Hate and Intolerance Find Support in Brazil's House of Representative

Hate and intolerance have a new stage: Brazil’s House of Representatives.  While the legislative body was created for reason and discourse, one of its elected officials has found ways to degrade the federal body by promoting racism and intolerance.  Rio de Janeiro’s congressman Jair Bolsonaro is flagrantly using the legislative chamber to make racist comments against blacks and LGBT citizens, and to disseminate militaristic ideals.

During an interview with a national humoristic program, Mr. Bolsonaro was asked how he would feel if he found his son dating a black woman. He took this as an opportunity to make racist comments and indicated that he would “never allow this kind of promiscuity” (youtube video in Portuguese).  While this interview was widely publicized and has led to a huge debate about racism in Brazil’s society, it is a shame that an elected official would even dare to speak this way of any civil group or minority.   As if that weren’t enough, Mr. Bolsonaro has also expressed his support for military regimes over democratic governments.

It is absurd that an elected official would dare to utter such words.  A person that believes that the military regime is better than democracy and who thinks that minorities aren’t humans with equal rights, ought not to be called a legislator.  Mr. Bolsonaro is on his sixth consecutive term as Federal Representative for the State of Rio de Janeiro. It has been 21 years since he was first elected… What’s even worse is that he is not alone in his attitude and racist ideals.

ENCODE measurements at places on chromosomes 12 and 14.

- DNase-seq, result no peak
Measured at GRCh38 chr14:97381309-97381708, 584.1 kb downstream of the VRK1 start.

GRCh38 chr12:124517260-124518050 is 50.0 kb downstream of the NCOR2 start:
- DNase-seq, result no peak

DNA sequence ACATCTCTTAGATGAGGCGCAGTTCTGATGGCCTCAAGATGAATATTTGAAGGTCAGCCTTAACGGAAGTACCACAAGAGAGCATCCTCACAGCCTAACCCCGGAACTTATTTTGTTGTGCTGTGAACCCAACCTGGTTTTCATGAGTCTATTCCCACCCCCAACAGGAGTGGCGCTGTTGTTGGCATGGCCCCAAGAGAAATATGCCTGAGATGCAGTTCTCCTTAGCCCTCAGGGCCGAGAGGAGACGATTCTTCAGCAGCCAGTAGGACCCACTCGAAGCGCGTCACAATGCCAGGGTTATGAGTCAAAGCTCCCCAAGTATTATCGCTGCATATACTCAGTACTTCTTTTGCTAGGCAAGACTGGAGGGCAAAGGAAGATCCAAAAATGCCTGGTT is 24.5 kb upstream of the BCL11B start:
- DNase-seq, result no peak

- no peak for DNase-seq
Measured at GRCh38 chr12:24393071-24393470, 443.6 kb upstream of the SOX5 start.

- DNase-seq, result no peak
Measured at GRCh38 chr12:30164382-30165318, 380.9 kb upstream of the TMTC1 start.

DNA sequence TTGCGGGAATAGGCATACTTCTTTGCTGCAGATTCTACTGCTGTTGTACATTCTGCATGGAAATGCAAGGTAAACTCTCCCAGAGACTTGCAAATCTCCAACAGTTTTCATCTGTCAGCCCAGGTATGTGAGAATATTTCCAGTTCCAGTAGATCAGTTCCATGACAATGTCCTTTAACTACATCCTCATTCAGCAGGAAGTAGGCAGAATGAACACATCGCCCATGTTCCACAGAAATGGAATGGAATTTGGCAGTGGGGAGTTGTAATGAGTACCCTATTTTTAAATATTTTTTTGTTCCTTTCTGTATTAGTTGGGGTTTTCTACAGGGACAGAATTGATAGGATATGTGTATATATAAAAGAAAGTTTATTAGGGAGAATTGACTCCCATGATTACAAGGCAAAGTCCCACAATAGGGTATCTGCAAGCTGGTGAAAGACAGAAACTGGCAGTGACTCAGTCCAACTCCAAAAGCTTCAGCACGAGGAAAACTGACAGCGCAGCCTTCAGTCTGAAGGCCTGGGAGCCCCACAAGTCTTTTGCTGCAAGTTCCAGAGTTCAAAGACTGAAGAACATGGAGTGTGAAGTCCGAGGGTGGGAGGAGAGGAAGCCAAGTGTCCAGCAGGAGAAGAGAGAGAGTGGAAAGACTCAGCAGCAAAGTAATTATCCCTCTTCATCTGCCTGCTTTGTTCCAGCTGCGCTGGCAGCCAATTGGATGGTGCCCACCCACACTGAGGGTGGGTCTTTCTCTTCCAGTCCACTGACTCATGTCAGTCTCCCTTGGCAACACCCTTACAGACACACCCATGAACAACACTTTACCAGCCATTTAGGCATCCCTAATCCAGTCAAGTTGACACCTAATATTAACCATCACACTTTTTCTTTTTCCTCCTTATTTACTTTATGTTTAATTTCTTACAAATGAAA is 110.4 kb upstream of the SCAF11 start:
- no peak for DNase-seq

Another Representative, this time from the State of Sao Paulo, Mr. Marco Feliciano, wrote in his Twitter account that “the filth in homoaffective feelings are conduits to hate, crime and rejection” and that “Africans descend from ancestors cursed by Noah.”

When elected official make comments such as the ones quoted in this article, racist and oppressive groups feel empowered and justified when attacking vulnerable groups.  Just last week, Sao Paulo’s police identified 200 members of skinhead gangs that attacked and in many cases killed members of the black and homosexual communities in the city.  According to a Brazilian gay group, 260 LGBT individuals were killed in Brazil in 2010, which represented 31% increase from 2009 and a 113% increase from 2005.

It is disturbing to know that those who are in charge of approving laws to protect society are the same people responsible for spreading hate and intolerance. We will only be able to reduce the number of hate crimes in Brazil when the country’s citizens demand that the rights of everyone, including the country’s minorities, are respected and protected.  It is imperative that the legislative system focuses on the creation of  laws designed to fight racism and hate crimes. Brazilians deserve better, much better.


Homophobic Hate Crimes Spreading Throughout Brazil

Alexandre Ivo, a 14-year-old boy, was tortured and killed in June 2010 in Rio de Janeiro.  Why? Because he was gay. Ms. Patricia Gomes and Ms.Sandra de Moraes, two female professors living in Parana, were killed in their own home in December of 2009.  Why? Because they were lovers.

Sao Paulo Gay Pride 2010